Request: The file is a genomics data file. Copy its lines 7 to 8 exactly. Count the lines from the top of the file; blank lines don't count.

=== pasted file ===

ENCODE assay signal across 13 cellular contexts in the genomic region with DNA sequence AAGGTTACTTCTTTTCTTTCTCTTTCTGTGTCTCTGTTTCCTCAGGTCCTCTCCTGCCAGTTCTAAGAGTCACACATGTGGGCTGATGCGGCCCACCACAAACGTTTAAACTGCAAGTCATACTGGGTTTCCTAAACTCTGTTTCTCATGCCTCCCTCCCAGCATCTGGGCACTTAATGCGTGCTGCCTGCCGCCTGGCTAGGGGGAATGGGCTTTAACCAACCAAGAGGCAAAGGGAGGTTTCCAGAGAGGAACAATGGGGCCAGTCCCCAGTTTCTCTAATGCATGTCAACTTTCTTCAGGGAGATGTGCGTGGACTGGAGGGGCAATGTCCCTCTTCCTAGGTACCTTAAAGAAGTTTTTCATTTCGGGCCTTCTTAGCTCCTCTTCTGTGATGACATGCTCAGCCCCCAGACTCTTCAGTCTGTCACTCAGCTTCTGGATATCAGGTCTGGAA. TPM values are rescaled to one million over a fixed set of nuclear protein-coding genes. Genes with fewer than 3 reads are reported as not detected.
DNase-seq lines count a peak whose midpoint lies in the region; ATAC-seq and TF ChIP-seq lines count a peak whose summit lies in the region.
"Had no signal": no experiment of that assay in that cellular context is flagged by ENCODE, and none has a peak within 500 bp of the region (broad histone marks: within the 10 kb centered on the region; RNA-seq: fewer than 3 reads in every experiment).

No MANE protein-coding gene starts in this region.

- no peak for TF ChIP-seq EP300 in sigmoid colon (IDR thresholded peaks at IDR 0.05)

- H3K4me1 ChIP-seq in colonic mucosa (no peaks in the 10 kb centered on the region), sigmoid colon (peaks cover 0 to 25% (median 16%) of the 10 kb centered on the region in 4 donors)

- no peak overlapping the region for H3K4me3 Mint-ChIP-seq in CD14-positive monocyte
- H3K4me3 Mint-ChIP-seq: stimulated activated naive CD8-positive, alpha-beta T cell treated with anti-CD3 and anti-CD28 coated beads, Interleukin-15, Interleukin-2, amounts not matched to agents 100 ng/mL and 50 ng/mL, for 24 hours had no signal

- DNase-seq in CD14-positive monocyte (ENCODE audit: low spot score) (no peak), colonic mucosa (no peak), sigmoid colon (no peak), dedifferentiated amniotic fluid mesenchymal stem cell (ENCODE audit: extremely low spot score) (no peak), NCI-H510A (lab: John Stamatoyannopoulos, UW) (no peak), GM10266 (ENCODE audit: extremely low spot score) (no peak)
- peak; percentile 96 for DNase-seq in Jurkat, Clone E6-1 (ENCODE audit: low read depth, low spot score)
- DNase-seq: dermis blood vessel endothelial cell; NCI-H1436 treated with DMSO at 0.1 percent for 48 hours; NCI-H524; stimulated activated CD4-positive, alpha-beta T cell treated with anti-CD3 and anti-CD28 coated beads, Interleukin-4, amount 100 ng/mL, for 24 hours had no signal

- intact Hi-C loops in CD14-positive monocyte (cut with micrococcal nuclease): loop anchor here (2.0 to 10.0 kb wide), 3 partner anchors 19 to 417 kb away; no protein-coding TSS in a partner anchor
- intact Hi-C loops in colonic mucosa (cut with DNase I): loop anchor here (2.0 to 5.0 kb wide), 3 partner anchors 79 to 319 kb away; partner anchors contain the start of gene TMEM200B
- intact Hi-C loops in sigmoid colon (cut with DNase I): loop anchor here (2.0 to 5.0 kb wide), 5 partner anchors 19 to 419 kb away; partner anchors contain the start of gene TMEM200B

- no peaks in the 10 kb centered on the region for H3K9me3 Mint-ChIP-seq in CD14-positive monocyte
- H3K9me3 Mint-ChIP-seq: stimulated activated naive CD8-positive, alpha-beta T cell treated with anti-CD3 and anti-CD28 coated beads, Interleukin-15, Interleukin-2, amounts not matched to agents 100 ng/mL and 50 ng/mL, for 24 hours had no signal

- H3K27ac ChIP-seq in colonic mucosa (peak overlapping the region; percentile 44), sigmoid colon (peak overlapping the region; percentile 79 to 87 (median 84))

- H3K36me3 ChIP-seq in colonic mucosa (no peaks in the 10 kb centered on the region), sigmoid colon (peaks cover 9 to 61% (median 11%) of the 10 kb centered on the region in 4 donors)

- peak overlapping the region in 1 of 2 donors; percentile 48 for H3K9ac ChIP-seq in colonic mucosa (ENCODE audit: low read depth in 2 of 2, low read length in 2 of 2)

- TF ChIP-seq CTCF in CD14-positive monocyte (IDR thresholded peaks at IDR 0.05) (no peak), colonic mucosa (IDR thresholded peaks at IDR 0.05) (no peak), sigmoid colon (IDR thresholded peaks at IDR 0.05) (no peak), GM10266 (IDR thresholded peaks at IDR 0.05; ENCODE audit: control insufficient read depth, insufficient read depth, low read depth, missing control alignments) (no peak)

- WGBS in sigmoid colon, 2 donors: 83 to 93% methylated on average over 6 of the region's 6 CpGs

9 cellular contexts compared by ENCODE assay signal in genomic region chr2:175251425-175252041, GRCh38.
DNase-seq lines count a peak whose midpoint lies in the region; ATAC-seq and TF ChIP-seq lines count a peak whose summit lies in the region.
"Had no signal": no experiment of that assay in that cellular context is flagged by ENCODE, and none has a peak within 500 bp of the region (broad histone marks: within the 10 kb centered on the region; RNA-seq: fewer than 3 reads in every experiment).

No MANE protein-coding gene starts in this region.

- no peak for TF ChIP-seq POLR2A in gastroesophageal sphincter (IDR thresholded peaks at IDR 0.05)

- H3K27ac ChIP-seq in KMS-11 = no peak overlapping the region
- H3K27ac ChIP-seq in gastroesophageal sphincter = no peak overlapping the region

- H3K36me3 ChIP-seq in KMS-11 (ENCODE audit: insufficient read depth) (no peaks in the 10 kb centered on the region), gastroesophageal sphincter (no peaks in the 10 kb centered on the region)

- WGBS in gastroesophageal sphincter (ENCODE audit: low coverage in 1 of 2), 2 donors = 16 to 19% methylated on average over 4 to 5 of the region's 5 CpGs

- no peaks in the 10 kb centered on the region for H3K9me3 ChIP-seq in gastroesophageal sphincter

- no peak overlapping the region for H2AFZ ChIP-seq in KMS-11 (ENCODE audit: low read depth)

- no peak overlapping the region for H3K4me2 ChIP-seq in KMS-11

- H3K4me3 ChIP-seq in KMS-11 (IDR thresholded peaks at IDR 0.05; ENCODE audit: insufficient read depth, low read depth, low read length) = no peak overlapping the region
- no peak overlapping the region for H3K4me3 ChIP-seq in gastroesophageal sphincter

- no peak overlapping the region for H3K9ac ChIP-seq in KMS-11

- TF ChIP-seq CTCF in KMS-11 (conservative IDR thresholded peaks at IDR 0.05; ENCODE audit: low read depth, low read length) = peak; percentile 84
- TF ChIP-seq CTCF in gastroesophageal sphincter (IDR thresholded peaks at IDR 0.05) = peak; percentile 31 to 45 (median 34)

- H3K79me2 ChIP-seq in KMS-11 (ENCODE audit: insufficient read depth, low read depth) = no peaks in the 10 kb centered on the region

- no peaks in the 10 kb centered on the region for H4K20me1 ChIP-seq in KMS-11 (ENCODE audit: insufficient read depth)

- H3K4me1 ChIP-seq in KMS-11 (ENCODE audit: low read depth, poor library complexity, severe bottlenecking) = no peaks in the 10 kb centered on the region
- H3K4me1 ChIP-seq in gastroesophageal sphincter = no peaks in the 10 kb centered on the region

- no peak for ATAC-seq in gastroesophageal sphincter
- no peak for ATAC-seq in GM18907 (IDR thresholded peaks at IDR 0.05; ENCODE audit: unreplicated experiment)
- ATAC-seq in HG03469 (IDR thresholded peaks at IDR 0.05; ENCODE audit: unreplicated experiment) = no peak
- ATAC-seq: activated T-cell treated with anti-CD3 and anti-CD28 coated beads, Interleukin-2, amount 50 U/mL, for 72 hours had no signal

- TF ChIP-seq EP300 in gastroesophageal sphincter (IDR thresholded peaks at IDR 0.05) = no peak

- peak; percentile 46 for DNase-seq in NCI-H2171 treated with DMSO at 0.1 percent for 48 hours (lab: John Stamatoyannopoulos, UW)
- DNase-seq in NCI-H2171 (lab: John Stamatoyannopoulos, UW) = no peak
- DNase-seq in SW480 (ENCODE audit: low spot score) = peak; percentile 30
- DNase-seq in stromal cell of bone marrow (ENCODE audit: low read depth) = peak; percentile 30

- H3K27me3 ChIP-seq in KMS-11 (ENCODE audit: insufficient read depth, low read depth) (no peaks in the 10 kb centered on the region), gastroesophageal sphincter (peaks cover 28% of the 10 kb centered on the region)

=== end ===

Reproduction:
- no peak overlapping the region for H3K4me3 Mint-ChIP-seq in CD14-positive monocyte
- H3K4me3 Mint-ChIP-seq: stimulated activated naive CD8-positive, alpha-beta T cell treated with anti-CD3 and anti-CD28 coated beads, Interleukin-15, Interleukin-2, amounts not matched to agents 100 ng/mL and 50 ng/mL, for 24 hours had no signal